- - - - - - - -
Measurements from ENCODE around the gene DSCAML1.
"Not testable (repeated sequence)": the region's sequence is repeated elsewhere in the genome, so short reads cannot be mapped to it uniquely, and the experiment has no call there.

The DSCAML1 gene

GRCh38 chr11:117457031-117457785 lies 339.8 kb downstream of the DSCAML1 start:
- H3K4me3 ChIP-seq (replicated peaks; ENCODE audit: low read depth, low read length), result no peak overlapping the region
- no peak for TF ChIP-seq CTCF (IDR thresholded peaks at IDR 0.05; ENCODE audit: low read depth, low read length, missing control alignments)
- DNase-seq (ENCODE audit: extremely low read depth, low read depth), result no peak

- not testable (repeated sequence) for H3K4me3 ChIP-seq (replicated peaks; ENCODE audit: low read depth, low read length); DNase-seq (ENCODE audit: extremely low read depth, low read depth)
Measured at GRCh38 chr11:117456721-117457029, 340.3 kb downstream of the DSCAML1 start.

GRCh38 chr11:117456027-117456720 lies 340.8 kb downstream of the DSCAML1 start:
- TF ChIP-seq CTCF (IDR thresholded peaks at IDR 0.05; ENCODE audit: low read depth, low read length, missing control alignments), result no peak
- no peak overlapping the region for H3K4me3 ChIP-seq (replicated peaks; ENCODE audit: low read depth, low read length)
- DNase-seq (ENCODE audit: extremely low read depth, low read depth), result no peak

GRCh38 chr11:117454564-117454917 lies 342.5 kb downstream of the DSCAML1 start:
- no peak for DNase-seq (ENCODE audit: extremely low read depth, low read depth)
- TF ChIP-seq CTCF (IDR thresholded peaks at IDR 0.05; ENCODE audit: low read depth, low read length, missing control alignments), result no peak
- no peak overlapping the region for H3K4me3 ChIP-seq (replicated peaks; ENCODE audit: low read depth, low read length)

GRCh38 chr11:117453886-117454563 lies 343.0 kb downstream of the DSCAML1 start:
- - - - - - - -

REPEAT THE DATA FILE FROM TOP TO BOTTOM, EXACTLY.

Measurements from ENCODE around the gene DSCAML1.
"Not testable (repeated sequence)": the region's sequence is repeated elsewhere in the genome, so short reads cannot be mapped to it uniquely, and the experiment has no call there.

The DSCAML1 gene

GRCh38 chr11:117457031-117457785 lies 339.8 kb downstream of the DSCAML1 start:
- H3K4me3 ChIP-seq (replicated peaks; ENCODE audit: low read depth, low read length), result no peak overlapping the region
- no peak for TF ChIP-seq CTCF (IDR thresholded peaks at IDR 0.05; ENCODE audit: low read depth, low read length, missing control alignments)
- DNase-seq (ENCODE audit: extremely low read depth, low read depth), result no peak

- not testable (repeated sequence) for H3K4me3 ChIP-seq (replicated peaks; ENCODE audit: low read depth, low read length); DNase-seq (ENCODE audit: extremely low read depth, low read depth)
Measured at GRCh38 chr11:117456721-117457029, 340.3 kb downstream of the DSCAML1 start.

GRCh38 chr11:117456027-117456720 lies 340.8 kb downstream of the DSCAML1 start:
- TF ChIP-seq CTCF (IDR thresholded peaks at IDR 0.05; ENCODE audit: low read depth, low read length, missing control alignments), result no peak
- no peak overlapping the region for H3K4me3 ChIP-seq (replicated peaks; ENCODE audit: low read depth, low read length)
- DNase-seq (ENCODE audit: extremely low read depth, low read depth), result no peak

GRCh38 chr11:117454564-117454917 lies 342.5 kb downstream of the DSCAML1 start:
- no peak for DNase-seq (ENCODE audit: extremely low read depth, low read depth)
- TF ChIP-seq CTCF (IDR thresholded peaks at IDR 0.05; ENCODE audit: low read depth, low read length, missing control alignments), result no peak
- no peak overlapping the region for H3K4me3 ChIP-seq (replicated peaks; ENCODE audit: low read depth, low read length)

GRCh38 chr11:117453886-117454563 lies 343.0 kb downstream of the DSCAML1 start: